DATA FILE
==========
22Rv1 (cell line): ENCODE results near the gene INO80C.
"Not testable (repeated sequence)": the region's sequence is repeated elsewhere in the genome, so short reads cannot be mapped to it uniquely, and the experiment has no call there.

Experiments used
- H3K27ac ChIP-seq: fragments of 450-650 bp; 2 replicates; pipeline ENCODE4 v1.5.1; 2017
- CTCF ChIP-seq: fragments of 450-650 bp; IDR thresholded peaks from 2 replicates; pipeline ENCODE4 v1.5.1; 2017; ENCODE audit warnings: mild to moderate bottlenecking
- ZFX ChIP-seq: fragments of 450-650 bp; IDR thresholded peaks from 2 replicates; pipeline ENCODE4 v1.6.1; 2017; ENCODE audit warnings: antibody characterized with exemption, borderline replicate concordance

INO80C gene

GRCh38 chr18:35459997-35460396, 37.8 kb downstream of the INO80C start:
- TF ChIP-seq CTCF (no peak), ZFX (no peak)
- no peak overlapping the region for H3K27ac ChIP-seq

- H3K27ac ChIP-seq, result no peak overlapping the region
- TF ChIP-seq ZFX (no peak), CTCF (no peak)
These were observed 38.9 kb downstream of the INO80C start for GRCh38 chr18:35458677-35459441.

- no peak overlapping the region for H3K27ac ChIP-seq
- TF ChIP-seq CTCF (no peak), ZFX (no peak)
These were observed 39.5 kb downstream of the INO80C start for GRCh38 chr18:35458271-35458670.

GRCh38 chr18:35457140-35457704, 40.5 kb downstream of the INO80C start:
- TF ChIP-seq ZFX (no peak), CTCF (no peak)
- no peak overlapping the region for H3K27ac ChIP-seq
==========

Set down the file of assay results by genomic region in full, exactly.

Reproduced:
22Rv1 (cell line): ENCODE results near the gene INO80C.
"Not testable (repeated sequence)": the region's sequence is repeated elsewhere in the genome, so short reads cannot be mapped to it uniquely, and the experiment has no call there.

Experiments used
- H3K27ac ChIP-seq: fragments of 450-650 bp; 2 replicates; pipeline ENCODE4 v1.5.1; 2017
- CTCF ChIP-seq: fragments of 450-650 bp; IDR thresholded peaks from 2 replicates; pipeline ENCODE4 v1.5.1; 2017; ENCODE audit warnings: mild to moderate bottlenecking
- ZFX ChIP-seq: fragments of 450-650 bp; IDR thresholded peaks from 2 replicates; pipeline ENCODE4 v1.6.1; 2017; ENCODE audit warnings: antibody characterized with exemption, borderline replicate concordance

INO80C gene

GRCh38 chr18:35459997-35460396, 37.8 kb downstream of the INO80C start:
- TF ChIP-seq CTCF (no peak), ZFX (no peak)
- no peak overlapping the region for H3K27ac ChIP-seq

- H3K27ac ChIP-seq, result no peak overlapping the region
- TF ChIP-seq ZFX (no peak), CTCF (no peak)
These were observed 38.9 kb downstream of the INO80C start for GRCh38 chr18:35458677-35459441.

- no peak overlapping the region for H3K27ac ChIP-seq
- TF ChIP-seq CTCF (no peak), ZFX (no peak)
These were observed 39.5 kb downstream of the INO80C start for GRCh38 chr18:35458271-35458670.

GRCh38 chr18:35457140-35457704, 40.5 kb downstream of the INO80C start:
- TF ChIP-seq ZFX (no peak), CTCF (no peak)
- no peak overlapping the region for H3K27ac ChIP-seq